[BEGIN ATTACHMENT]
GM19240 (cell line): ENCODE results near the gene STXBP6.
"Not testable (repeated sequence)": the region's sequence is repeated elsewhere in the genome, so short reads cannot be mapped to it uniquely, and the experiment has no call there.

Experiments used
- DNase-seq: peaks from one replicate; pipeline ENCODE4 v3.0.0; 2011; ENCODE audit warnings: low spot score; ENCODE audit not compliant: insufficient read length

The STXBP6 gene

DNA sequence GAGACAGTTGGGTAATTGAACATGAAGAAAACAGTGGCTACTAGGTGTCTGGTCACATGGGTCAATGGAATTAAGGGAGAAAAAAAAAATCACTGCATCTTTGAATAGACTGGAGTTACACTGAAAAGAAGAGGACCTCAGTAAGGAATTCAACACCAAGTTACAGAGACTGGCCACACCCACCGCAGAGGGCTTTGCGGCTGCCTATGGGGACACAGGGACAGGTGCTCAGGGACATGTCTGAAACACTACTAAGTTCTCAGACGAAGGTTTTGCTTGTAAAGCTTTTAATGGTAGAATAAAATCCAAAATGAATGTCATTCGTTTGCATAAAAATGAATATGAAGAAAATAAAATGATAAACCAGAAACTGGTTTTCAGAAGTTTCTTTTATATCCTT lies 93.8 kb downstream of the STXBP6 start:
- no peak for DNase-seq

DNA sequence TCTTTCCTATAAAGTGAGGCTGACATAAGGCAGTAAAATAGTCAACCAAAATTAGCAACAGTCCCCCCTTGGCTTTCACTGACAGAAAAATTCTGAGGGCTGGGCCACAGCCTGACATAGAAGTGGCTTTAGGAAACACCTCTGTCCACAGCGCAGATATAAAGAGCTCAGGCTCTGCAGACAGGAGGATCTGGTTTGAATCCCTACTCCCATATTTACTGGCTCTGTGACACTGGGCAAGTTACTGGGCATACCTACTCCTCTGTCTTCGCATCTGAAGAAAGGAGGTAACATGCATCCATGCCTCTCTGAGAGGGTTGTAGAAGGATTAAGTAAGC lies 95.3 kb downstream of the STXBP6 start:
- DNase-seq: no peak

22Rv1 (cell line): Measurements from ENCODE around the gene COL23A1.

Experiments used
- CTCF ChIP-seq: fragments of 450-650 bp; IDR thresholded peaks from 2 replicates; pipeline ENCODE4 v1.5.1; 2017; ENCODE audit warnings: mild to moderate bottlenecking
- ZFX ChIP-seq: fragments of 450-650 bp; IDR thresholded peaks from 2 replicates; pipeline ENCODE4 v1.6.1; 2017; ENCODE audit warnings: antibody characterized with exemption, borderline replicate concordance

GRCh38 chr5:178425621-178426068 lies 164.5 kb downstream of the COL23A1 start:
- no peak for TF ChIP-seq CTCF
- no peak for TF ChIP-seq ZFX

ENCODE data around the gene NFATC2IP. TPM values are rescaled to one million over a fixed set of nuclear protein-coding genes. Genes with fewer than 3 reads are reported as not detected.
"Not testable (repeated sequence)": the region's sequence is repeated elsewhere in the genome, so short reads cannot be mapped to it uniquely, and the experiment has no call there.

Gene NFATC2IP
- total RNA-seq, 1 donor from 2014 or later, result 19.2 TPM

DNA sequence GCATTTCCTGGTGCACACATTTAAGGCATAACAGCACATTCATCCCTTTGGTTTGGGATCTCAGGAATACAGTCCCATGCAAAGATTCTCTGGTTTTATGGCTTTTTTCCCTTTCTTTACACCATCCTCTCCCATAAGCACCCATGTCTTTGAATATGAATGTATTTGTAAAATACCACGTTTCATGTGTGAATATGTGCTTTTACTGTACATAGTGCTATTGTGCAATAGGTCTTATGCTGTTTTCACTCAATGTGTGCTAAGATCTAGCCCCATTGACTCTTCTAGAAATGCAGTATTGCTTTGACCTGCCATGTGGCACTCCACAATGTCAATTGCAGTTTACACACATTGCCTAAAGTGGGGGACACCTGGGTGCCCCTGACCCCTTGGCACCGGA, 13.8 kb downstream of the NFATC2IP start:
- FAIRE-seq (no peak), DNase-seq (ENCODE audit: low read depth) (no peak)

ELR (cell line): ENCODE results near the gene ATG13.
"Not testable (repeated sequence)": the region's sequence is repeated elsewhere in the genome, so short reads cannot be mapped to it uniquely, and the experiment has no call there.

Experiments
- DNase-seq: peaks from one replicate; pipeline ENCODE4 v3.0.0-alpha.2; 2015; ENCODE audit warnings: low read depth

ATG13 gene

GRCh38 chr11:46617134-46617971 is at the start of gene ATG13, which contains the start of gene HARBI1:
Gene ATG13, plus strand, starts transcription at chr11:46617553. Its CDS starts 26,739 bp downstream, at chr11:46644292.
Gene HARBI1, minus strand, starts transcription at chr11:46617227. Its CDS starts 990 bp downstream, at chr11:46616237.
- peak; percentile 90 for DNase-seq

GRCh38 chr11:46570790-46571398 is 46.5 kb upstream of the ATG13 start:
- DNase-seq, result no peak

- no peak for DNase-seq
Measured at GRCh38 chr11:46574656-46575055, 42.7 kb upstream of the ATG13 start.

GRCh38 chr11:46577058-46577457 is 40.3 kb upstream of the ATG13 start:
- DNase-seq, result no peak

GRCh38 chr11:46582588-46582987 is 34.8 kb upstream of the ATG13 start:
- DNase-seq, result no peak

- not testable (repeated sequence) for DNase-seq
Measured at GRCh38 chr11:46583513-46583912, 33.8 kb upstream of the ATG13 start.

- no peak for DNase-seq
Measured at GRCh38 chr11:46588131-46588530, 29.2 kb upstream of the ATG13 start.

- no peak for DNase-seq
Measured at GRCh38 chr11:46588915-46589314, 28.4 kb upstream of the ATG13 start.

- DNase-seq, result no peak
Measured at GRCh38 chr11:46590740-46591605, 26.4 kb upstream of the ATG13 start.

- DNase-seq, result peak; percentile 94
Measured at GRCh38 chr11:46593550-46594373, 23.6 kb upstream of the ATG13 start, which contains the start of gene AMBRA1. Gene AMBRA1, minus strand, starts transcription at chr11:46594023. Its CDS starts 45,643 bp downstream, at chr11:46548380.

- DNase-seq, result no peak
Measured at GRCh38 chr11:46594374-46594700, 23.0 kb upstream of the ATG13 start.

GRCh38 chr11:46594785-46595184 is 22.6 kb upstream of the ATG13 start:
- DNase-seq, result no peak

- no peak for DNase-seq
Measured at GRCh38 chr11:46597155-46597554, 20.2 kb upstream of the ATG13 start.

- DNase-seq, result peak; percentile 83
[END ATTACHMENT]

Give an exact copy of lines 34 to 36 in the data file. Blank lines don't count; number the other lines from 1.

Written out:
- no peak for DNase-seq
Measured at GRCh38 chr11:46574656-46575055, 42.7 kb upstream of the ATG13 start.

GRCh38 chr11:46577058-46577457 is 40.3 kb upstream of the ATG13 start: